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Archives for January 2012

See Castles in 3D!

Medieval history fans get an online treat from the makers of Battle Castle – dozens of photos and videos of castles in 3D!

Medieval Harmondsworth Barn to be preserved by English Heritage

English Heritage has purchased a medieval barn in west London, once described as the “Cathedral of Middlesex” for £20,000. Harmondsworth Barn is listed as a Grade I building, placing it alongside the Houses of Parliament, Westminster Abbey and Buckingham Palace for its exceptional architectural and historic interest.

Medieval English Roodscreens

The research shows that considerable sums were spent during the later middle ages on the construction, decoration, and maintenance of screens in all churches, from cathedrals and monasteries to parish churches.

Interpreting a medieval church through liturgy

Some of us still feel that an attempt to bring the old liturgy of the church to life again would transport us best of all across the centuries to Tudor times. For churches are built primarily for liturgy – it is their staple diet.

Public can now walk the York Jewish History Trail

The York Jewish History Trail was launched on Friday, giving the public the chance to explore hundreds of years of Jewish history in England.

Perception of Women of the Arthurian Legend in the Middle Ages and in the Twentieth Century

The first chapter of my thesis provides a chronological account of the development of female characters in the Arthurian legend. The chapter begins with Celtic myths from which the legend originated, the role of women in Celtic religion and society is described as well as the extent to which the Celtic aspects of the legend have been preserved…

The Cipherment of the Franks Casket

The content carved on the Franks Casket has remained as obscure as its origin. No-one has managed to properly interpret the artwork and the runic inscriptions, though the piece has often passed under the scope over the 150 years since its discovery; with a range of lenses, which at times have passed the flaw to the thing seen.

A Case Study in Byzantine Dragon-Slaying: Digenes and the Serpent

The texts of Digenes Akrites that we have tell us little or nothing of value about the time of Basil I, but they do attest to the nostalgia with which later Byzantines thought of the time before the loss of the Empire’s eastern territories.

Colmcille and the Battle of the Book: Technology, Law and Access to Knowledge in 6th Century Ireland

Nowadays people can get heavily fined or even jailed for copyright infringement7 but it is not generally a capital offence. So how could a holy man, of all people, derive such a sense of righteousness and glory from the carnage of war, especially one apparently triggered by something as innocuous as the copying of a single manuscript?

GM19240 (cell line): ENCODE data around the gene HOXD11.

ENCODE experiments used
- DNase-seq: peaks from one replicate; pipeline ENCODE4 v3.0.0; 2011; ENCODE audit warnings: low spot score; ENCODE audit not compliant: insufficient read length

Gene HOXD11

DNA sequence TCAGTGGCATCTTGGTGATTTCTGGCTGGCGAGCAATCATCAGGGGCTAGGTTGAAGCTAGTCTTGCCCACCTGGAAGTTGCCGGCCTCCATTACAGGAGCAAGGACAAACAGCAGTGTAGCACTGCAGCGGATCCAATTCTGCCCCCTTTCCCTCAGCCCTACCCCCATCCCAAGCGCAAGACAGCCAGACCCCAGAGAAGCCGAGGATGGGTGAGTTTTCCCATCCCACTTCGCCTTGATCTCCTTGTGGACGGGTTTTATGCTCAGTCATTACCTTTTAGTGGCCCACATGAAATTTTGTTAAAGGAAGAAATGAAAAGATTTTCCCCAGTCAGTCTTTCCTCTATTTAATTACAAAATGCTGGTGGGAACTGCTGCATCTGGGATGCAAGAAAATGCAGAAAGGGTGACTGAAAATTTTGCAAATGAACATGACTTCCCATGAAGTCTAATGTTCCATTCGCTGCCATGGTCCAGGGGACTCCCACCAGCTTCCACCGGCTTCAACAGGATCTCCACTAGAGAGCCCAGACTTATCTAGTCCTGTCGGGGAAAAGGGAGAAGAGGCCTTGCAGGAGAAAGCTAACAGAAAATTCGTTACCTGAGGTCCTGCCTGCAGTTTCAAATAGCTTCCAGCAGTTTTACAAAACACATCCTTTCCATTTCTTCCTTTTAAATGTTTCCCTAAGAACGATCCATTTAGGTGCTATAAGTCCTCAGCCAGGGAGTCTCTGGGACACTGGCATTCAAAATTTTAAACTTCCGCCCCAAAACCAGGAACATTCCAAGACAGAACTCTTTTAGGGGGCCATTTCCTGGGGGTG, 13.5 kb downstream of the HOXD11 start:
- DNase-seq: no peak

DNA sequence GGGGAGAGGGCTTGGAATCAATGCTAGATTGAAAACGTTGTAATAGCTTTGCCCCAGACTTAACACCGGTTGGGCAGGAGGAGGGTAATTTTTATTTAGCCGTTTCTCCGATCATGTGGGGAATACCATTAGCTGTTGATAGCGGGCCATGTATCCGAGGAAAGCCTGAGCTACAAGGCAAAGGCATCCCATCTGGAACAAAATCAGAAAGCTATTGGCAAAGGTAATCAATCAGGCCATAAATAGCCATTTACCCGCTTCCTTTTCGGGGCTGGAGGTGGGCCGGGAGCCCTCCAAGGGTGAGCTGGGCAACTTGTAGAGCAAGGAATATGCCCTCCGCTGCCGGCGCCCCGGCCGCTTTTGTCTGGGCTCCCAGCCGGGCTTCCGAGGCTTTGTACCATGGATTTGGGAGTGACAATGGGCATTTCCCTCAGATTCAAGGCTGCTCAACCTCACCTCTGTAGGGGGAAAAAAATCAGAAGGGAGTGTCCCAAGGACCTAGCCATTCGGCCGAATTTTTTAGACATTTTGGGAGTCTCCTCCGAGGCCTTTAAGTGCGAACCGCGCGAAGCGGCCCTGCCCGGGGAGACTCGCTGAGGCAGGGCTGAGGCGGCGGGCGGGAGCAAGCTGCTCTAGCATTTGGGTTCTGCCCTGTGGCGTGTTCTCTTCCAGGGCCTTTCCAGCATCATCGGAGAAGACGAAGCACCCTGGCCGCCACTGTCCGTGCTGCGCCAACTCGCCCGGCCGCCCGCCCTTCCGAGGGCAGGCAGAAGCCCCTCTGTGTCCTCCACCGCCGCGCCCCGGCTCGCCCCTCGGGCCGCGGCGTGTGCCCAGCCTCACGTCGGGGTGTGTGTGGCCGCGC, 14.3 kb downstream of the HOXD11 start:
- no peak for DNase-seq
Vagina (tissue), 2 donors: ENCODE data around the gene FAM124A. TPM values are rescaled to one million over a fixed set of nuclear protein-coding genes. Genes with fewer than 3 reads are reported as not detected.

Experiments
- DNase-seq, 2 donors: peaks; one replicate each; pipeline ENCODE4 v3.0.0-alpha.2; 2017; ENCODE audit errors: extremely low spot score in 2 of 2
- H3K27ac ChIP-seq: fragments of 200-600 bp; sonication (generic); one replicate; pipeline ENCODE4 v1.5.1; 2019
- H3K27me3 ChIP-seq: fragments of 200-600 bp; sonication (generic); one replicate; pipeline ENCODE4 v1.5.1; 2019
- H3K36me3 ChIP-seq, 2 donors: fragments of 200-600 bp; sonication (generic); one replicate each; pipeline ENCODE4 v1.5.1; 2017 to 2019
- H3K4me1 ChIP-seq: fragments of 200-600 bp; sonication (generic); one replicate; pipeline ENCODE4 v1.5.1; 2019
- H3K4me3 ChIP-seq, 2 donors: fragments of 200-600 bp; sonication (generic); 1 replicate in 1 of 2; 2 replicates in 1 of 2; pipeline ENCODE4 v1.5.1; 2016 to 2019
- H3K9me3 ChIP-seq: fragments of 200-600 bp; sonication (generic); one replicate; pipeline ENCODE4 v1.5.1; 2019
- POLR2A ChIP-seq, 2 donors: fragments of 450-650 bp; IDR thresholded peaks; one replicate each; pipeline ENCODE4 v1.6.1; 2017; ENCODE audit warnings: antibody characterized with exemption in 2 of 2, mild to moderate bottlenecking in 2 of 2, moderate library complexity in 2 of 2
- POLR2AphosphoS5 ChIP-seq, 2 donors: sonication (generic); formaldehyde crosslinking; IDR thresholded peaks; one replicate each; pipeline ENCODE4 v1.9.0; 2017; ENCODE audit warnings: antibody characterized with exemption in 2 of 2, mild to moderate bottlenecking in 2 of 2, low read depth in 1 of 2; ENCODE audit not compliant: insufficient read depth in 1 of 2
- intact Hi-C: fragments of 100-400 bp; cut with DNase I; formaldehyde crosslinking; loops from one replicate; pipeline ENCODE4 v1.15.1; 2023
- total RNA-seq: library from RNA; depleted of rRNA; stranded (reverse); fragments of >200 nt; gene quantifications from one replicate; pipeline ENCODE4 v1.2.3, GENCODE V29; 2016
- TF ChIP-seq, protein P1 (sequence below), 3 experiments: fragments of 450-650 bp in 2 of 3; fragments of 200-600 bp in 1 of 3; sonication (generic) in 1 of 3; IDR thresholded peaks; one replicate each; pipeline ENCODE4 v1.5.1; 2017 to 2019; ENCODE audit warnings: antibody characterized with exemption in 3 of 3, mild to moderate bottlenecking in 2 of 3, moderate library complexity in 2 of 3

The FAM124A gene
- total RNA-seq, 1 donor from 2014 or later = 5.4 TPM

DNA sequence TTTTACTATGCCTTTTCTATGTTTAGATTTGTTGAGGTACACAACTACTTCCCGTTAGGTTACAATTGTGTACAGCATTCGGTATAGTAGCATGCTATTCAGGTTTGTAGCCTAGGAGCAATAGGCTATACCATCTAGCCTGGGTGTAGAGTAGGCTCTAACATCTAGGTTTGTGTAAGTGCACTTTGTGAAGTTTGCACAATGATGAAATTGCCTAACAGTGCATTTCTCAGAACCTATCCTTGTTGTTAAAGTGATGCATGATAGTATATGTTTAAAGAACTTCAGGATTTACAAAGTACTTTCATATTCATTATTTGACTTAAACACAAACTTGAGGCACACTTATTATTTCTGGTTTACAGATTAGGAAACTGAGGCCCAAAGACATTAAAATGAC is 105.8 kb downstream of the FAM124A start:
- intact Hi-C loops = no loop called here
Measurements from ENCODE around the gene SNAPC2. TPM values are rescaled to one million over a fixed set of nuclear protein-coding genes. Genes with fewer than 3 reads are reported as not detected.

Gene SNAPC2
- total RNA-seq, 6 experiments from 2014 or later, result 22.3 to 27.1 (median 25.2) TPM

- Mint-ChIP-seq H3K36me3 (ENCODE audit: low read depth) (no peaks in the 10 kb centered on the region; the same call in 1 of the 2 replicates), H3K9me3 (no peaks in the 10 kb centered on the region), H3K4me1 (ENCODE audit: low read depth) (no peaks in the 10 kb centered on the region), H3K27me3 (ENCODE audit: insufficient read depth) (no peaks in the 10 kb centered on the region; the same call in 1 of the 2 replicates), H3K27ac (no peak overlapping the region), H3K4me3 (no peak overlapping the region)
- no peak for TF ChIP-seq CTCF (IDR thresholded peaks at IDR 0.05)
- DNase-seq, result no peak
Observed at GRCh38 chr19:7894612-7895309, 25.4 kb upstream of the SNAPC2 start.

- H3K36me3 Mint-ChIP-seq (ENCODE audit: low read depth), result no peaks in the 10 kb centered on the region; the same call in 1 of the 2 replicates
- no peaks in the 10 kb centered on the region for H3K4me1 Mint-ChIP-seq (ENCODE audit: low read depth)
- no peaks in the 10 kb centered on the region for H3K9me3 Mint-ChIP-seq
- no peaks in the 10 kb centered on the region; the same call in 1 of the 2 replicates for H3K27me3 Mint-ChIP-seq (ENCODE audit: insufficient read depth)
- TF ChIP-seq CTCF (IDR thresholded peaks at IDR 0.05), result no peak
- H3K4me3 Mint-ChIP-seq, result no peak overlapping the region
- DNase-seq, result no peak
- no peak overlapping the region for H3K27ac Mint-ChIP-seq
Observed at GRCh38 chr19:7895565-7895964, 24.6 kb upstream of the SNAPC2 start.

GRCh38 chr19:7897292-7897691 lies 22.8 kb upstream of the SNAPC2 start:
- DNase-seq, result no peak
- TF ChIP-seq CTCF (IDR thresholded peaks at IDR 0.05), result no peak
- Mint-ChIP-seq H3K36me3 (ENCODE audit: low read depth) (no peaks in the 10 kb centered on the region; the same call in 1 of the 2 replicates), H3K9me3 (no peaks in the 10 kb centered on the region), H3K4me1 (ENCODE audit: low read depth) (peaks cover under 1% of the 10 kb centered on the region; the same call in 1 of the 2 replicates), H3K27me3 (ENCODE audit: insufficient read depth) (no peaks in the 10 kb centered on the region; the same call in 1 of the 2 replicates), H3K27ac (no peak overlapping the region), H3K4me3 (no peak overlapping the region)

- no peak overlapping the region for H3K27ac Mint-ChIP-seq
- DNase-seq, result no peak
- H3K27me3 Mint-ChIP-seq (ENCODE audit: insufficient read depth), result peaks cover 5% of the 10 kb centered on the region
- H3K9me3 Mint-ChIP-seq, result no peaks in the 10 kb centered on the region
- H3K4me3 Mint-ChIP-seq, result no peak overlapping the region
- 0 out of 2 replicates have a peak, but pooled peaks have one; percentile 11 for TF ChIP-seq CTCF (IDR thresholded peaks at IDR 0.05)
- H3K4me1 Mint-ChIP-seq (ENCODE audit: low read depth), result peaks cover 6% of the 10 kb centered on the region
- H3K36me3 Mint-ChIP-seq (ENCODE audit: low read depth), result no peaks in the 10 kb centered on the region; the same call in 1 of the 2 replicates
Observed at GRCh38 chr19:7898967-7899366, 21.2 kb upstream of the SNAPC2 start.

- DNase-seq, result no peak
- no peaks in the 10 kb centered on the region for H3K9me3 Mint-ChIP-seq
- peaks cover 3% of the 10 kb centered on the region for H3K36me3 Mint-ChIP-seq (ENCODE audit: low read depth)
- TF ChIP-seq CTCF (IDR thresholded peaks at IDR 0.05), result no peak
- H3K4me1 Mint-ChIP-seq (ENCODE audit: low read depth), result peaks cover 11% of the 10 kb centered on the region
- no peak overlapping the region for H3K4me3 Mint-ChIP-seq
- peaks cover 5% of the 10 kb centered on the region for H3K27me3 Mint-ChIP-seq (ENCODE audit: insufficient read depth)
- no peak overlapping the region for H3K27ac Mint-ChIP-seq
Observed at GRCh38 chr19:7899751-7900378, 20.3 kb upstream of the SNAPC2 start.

The Zagwe period re-interpreted: post-Aksumite Ethiopian urban culture

The history of Ethiopia from the decline of Aksum until the early sixteenth century is commonly divided into three periods.

The Social Stratigraphy of Coin and Credit in Late Medieval England

The money that the medieval English made conducted matters of state into the heart of society. The concerted quality of value – the fact that creating a currency connected public authority with every individual holding it – made that unavoidable.

L’église Saint-Martin de Luxeuil-les-Bains (Haute-Saône). Première campagne

À ce stade de la fouille, nous avons pu définir provisoirement huit grandes phases. La première construction reconnue pourrait être une domus urbaine du IIe siècle après J.-C., abandonnée dans la première moitié du IVe siècle et à laquelle succède une occupation tardo-antique.

St Fursa, the genealogy of an Irish saint the historical person and his cult

As it turns out, Fursa’s differing genealogical affiliations mirror the subsequent shifts in political and ecclesiastical developments in Irish medieval history.

The Knight and the Serpent: A Legend of Medieval Normandy

John R. Gabourel writes about the universal tale of choices and where they can lead us in his novel The Knight and the Serpent: A Legend of Medieval Normandy

The Hanseatic League of the Middle Ages

In the High Middle Ages, confederations of towns were the dominant characteristic of Germany, since the organization of the Empire was loose enough to allow a kind of independence to the growing cities.

Cluny Cross: A Mad Medieval Tale

Cluny Cross – A Mad Medieval Tale, a novel placed in the 11th century, follows a Benedictine monk’s frantic adventure through the Byzantine and Turk Empires before it races on to Jerusalem and the embattled Holy Land.

Museum Secrets, Season 2: Episode 3 Preview: National Archaeological Museum of Athens

Airs Thursday, January 26 at 10PM ET/PT on HISTORY TELEVISION CANADA

Charters as weapons. On the role played by early medieval dispute records in the disputes they record

This paper seeks to shed more light on how written records were used during the Carolingian period by examining the role played by records of property disputes in the disputes they record.

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